Six-month delay plan rejected
Six-month delay plan rejected

Sinn Féin leader Gerry Adams has rebuffed demands by the hardline unionist DUP for a six-month transition period for the IRA to demonstrate their peaceful intentions before they would consider sharing power with Sinn Féin.

It was reported earlier this week that the demands for a so-called ‘decontamination’ period had resurfaced in talks aimed at a securing a deal on reviving the power-sharing Assembly in Belfast. The interval would be used to allow time to verify that the IRA had disarmed and ended its activities.

“I have made it very clear that the terms as we know it that the DUP have publicly expressed are not acceptable,” Mr Adams said.

“How could they be acceptable? We have just refreshed our mandate. We respect the DUP’s mandate.

“These ideas of being decontaminated or being tested or being verified, those have long since passed.

“What we need to do is to crunch in a comprehensive way all of the elements involved and then implement what we agree in a practical and an urgent and an expeditious way as is possible.”

Mr Adams, who earlier today met US President George W Bush’s special envoy Mitchell Reiss, criticised the failure of the DUP to get down to the process of securing a deal during the summer.

“The DUP at this moment are on their holidays,” the Sinn Féin leader said.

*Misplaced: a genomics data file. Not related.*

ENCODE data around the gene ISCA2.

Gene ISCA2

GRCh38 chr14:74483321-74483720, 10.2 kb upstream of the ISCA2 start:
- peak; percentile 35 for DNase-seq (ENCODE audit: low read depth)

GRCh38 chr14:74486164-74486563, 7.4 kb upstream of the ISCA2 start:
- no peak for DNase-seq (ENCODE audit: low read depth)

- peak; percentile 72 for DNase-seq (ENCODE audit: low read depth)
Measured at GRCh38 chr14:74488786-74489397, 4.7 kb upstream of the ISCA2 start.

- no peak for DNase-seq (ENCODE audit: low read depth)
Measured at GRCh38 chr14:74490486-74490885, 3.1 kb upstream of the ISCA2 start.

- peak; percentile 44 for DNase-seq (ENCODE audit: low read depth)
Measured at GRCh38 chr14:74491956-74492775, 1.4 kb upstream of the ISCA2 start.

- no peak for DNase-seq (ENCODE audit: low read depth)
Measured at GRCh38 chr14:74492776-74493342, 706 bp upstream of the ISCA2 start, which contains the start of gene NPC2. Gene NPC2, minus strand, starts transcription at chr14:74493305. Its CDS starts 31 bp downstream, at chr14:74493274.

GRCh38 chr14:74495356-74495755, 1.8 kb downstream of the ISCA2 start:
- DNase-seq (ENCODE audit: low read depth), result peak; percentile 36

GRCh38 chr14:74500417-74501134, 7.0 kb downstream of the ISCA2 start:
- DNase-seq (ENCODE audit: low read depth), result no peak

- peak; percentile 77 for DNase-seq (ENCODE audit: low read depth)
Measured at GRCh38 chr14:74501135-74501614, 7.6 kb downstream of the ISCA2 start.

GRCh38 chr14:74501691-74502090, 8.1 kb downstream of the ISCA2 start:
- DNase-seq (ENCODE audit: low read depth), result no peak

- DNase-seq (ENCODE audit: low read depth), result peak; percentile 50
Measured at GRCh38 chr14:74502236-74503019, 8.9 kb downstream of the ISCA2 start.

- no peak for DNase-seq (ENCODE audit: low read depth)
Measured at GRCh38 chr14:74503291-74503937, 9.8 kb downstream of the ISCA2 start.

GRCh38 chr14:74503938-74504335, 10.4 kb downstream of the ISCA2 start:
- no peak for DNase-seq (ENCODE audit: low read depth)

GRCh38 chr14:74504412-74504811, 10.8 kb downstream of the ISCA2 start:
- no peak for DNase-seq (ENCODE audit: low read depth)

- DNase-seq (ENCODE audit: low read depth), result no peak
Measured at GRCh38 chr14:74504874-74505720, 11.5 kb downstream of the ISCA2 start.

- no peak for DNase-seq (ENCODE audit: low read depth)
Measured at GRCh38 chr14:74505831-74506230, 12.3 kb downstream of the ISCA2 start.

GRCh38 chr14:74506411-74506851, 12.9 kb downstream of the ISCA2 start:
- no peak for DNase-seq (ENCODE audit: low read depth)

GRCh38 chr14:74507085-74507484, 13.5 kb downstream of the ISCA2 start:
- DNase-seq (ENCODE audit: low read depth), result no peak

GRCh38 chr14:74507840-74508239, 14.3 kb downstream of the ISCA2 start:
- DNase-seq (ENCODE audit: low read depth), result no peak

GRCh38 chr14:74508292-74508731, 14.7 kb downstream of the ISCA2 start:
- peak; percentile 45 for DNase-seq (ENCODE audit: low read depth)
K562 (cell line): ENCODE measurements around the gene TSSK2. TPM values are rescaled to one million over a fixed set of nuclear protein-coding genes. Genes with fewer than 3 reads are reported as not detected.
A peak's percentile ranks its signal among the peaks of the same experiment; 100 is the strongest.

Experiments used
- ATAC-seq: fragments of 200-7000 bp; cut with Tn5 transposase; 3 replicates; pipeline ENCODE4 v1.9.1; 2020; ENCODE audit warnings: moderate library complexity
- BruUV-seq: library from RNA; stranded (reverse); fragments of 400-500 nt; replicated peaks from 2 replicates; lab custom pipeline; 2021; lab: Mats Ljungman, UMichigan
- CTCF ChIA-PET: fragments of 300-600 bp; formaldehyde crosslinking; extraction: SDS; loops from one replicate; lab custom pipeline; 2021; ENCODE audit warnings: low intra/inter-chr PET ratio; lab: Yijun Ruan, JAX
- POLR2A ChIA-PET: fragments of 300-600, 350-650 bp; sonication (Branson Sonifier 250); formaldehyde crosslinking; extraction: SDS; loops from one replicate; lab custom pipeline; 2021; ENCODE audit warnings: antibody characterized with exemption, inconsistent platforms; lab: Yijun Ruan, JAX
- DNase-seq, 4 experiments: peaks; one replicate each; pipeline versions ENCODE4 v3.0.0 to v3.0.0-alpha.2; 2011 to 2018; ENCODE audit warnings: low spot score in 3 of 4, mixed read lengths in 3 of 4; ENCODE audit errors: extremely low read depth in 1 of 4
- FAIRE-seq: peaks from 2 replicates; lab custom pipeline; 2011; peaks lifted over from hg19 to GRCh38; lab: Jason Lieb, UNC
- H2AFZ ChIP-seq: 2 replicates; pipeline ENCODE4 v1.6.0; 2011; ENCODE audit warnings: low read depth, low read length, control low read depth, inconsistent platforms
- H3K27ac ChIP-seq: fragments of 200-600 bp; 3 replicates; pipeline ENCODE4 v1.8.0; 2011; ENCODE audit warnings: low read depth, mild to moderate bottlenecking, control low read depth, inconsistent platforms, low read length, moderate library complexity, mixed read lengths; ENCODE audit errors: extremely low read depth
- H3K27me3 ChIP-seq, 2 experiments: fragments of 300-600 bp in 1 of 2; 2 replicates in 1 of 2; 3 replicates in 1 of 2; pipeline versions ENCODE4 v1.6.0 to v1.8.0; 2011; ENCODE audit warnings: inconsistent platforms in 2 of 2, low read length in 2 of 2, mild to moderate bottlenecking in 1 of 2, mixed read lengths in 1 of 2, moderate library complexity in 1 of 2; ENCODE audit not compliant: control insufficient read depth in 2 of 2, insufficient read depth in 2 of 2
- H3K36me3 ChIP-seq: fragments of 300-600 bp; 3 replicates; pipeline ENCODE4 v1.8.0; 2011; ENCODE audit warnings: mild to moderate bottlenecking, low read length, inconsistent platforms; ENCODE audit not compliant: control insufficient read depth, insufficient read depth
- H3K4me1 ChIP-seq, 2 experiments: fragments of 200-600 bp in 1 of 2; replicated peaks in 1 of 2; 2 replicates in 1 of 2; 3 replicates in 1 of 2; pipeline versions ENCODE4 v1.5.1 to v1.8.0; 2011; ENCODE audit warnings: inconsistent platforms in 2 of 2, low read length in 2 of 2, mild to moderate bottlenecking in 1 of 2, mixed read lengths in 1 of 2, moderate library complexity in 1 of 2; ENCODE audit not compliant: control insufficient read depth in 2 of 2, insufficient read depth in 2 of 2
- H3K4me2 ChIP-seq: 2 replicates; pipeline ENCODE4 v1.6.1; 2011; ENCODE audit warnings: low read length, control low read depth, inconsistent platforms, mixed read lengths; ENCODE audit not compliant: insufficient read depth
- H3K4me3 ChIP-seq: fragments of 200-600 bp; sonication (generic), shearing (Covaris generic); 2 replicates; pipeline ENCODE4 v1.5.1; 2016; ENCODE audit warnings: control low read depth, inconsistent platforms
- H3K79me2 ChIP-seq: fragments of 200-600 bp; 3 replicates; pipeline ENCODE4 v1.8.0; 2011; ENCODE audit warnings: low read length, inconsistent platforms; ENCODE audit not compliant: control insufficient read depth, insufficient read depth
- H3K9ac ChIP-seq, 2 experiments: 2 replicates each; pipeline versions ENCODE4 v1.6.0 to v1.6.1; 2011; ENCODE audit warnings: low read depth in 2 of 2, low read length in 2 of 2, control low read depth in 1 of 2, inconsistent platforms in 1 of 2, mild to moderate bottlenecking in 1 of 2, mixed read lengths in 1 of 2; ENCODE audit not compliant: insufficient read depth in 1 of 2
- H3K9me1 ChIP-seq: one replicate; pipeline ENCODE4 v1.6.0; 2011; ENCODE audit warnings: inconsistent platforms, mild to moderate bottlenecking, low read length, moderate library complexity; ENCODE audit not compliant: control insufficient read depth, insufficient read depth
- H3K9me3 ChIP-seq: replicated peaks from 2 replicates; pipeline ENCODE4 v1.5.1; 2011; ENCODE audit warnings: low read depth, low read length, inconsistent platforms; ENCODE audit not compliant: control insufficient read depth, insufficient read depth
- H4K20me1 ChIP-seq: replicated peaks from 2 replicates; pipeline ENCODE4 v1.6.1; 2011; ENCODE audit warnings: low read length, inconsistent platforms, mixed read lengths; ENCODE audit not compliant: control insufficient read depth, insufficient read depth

“That is where the DUP are.

“Will there be a deal done eventually with the DUP? Will they talk to us eventually?

“Of course they will but they cannot be allowed by the governments to do it on their time frame or on their timescale.”

After his party’s meeting with Ambassador Reiss, senior negotiator Sean Farren of the rival nationalist SDLP warned both governments against a form of rolling devolution or deep suspension if efforts to break the political deadlock failed.

He said he hoped that the September deadline will be met.

“But to give the deadline credibility, the governments need to make clear what exactly will happen if it is broken.

“If we don’t get a breakthrough in September, the two governments must not opt for rolling devolution. That is a failed unionist policy tried by the British government in 1982.

“The SDLP would not buy into it then. We will not buy into it now.

“Nor should the governments put the Agreement into deep suspension. That would effectively close down politics here. It would only deepen the current crisis and damage the Agreement further.”

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© 2004 Irish Republican News